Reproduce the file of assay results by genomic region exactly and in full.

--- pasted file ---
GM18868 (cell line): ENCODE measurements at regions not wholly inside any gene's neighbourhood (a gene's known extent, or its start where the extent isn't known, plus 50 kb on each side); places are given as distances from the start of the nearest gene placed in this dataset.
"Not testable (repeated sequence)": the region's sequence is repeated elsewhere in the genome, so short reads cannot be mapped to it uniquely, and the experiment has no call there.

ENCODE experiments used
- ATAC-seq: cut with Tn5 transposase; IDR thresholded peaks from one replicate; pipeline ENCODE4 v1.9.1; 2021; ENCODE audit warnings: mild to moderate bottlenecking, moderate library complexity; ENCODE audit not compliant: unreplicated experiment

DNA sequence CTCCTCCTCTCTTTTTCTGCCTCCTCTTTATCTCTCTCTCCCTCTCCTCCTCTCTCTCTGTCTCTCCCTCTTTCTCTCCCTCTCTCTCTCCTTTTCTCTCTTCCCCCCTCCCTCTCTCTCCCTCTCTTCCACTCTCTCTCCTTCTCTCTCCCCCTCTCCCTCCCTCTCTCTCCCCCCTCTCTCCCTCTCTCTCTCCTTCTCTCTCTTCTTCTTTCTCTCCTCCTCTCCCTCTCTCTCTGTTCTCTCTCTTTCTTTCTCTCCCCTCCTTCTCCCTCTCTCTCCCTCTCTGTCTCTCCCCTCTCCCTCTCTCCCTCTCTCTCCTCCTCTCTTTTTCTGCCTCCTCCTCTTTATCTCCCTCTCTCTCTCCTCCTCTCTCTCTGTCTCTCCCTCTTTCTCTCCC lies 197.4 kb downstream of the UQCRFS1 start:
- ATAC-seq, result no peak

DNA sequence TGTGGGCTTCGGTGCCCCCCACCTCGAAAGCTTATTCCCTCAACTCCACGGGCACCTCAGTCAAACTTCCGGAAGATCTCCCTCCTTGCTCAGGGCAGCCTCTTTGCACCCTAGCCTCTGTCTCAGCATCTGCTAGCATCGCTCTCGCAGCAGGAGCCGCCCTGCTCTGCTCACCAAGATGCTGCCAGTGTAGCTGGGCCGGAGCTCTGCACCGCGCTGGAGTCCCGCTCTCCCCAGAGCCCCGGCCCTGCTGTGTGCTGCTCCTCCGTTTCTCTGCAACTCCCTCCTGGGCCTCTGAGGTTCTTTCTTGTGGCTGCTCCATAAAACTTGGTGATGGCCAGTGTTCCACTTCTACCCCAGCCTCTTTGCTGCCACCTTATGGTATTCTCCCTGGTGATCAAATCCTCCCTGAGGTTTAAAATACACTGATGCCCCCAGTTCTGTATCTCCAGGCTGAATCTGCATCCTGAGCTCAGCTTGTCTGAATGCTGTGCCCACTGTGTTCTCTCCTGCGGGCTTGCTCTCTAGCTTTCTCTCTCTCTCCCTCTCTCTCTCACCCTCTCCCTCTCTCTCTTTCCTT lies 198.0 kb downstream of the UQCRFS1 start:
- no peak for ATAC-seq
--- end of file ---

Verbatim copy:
GM18868 (cell line): ENCODE measurements at regions not wholly inside any gene's neighbourhood (a gene's known extent, or its start where the extent isn't known, plus 50 kb on each side); places are given as distances from the start of the nearest gene placed in this dataset.
"Not testable (repeated sequence)": the region's sequence is repeated elsewhere in the genome, so short reads cannot be mapped to it uniquely, and the experiment has no call there.

ENCODE experiments used
- ATAC-seq: cut with Tn5 transposase; IDR thresholded peaks from one replicate; pipeline ENCODE4 v1.9.1; 2021; ENCODE audit warnings: mild to moderate bottlenecking, moderate library complexity; ENCODE audit not compliant: unreplicated experiment

DNA sequence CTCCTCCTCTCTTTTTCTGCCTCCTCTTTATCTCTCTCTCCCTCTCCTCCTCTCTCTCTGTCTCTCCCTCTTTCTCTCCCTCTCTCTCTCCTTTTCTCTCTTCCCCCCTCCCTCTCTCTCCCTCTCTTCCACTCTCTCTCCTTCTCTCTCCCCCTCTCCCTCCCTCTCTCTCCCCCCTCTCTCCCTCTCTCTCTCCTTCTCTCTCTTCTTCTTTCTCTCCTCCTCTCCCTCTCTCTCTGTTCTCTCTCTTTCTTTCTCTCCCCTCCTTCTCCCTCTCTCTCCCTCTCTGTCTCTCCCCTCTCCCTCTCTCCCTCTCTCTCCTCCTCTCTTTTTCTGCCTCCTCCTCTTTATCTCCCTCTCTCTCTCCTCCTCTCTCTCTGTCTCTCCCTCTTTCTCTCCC lies 197.4 kb downstream of the UQCRFS1 start:
- ATAC-seq, result no peak

DNA sequence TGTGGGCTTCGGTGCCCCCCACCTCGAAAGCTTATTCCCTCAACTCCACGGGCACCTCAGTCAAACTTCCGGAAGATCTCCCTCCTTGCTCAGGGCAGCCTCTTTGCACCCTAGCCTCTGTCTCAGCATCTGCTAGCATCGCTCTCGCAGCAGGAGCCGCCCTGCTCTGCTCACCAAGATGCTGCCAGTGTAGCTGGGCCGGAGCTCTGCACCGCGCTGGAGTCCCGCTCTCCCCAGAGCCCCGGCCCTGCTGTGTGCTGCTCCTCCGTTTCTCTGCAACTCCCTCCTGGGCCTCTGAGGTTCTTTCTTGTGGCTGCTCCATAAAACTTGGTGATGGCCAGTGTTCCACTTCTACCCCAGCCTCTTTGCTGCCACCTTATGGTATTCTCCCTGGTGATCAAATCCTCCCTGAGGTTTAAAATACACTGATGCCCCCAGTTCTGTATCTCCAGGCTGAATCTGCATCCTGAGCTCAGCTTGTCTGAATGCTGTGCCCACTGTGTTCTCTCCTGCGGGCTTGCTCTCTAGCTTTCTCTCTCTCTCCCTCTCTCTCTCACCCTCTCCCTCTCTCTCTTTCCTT lies 198.0 kb downstream of the UQCRFS1 start:
- no peak for ATAC-seq